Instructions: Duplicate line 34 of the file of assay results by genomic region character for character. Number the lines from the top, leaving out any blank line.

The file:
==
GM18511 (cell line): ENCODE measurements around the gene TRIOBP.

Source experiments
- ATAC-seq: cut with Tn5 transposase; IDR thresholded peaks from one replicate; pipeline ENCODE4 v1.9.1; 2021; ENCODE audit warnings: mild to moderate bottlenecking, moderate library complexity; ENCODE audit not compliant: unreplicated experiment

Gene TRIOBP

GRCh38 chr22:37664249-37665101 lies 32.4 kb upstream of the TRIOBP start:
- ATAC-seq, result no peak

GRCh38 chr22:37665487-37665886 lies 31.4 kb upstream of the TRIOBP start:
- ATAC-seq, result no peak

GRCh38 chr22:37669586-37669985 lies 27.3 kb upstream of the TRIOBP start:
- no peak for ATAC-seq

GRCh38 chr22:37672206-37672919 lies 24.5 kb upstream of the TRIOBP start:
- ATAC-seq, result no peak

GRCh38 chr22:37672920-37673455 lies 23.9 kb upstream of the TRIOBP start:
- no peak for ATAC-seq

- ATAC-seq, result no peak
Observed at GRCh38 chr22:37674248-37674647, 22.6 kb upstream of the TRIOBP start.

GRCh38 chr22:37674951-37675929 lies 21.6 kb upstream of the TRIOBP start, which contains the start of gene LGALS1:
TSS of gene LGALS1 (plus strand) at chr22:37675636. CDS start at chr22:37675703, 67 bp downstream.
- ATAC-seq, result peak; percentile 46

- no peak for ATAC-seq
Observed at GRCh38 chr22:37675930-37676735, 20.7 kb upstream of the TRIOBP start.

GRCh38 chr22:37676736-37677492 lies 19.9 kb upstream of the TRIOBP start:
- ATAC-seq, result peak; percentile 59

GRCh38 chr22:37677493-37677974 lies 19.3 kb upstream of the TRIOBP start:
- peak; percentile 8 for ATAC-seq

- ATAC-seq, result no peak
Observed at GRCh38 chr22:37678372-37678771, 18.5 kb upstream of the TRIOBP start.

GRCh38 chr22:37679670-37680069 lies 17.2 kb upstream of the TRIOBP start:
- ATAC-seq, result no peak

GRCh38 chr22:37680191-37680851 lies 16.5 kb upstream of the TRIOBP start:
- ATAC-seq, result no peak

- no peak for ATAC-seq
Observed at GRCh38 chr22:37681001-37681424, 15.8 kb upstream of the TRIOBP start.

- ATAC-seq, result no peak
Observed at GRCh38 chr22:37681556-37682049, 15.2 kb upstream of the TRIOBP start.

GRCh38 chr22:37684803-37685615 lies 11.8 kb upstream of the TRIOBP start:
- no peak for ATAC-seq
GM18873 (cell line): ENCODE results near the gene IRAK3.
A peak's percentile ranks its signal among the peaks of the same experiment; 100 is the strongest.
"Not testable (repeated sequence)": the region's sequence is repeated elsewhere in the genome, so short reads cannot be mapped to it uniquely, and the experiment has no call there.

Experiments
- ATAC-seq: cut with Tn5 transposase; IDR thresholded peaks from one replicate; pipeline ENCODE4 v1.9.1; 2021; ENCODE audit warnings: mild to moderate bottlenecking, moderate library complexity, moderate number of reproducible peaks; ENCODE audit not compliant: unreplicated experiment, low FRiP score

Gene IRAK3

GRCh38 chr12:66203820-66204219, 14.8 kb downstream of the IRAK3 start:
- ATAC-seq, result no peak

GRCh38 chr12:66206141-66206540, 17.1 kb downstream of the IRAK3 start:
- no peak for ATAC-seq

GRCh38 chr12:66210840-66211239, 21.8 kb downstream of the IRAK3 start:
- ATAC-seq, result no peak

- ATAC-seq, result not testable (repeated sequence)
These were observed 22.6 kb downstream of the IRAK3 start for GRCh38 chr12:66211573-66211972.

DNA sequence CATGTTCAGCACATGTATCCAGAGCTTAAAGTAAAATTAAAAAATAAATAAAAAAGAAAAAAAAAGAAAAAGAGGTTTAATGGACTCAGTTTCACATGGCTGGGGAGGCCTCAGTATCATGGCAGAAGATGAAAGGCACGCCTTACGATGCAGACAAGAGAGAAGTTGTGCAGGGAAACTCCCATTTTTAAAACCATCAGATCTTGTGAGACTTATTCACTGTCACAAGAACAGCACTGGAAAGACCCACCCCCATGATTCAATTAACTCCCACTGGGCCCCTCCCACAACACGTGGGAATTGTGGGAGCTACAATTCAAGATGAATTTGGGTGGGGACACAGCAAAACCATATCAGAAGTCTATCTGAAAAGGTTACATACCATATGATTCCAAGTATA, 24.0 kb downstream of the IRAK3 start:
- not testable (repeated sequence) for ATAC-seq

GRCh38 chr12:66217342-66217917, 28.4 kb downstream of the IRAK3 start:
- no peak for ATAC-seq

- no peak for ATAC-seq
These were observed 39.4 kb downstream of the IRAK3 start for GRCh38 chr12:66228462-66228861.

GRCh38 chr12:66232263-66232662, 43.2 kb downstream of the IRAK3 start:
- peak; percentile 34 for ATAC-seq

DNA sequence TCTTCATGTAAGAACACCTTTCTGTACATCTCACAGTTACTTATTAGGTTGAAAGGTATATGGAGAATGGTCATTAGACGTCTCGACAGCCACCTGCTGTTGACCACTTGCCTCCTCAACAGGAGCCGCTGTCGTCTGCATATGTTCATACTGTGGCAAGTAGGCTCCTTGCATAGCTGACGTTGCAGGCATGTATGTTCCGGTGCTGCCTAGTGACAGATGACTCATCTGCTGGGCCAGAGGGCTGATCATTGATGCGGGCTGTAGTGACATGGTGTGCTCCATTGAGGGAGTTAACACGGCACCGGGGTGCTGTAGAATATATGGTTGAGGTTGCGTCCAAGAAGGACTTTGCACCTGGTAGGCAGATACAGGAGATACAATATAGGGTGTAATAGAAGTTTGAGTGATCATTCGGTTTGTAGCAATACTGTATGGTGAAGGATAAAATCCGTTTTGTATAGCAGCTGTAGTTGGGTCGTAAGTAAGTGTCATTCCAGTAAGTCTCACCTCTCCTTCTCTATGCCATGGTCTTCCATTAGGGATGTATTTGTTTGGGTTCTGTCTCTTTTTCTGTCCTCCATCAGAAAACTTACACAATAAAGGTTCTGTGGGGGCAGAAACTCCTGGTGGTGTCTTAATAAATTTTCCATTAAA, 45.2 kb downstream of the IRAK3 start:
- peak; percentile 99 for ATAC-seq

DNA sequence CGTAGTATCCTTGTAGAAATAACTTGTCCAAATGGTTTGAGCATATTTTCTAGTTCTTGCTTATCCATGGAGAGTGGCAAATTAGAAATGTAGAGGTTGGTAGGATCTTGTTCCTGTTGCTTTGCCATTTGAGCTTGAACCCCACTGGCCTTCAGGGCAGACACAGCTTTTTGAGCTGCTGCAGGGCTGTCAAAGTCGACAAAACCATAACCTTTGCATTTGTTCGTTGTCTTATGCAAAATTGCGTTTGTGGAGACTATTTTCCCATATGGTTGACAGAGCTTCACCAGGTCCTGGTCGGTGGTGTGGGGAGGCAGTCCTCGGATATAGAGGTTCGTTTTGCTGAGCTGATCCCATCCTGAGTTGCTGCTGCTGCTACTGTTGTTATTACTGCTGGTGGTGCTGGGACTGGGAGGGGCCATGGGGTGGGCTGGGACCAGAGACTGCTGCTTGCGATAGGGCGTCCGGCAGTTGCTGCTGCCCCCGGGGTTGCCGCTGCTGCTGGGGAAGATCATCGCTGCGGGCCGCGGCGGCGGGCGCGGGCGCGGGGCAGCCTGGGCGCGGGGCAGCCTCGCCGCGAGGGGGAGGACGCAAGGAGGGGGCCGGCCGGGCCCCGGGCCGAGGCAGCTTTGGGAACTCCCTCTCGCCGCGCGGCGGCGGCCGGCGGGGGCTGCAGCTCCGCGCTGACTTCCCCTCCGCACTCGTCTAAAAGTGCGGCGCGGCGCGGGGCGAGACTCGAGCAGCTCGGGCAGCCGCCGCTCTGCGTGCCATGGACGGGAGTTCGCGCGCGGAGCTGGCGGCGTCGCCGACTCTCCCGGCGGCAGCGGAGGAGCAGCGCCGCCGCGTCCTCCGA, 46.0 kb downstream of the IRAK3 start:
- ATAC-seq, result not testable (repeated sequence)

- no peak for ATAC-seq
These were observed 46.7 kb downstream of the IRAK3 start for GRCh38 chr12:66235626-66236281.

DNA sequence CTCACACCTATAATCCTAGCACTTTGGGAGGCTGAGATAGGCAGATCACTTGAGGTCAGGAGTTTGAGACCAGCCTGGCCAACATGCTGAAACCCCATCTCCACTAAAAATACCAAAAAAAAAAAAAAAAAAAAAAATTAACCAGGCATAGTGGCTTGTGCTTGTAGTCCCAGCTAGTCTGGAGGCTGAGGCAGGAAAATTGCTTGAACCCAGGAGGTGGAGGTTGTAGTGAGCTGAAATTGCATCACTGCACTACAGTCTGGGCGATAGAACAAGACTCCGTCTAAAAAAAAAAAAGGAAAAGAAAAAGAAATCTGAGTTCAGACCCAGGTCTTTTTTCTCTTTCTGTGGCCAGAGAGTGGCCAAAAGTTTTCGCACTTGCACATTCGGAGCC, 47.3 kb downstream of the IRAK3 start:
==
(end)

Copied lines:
- ATAC-seq, result no peak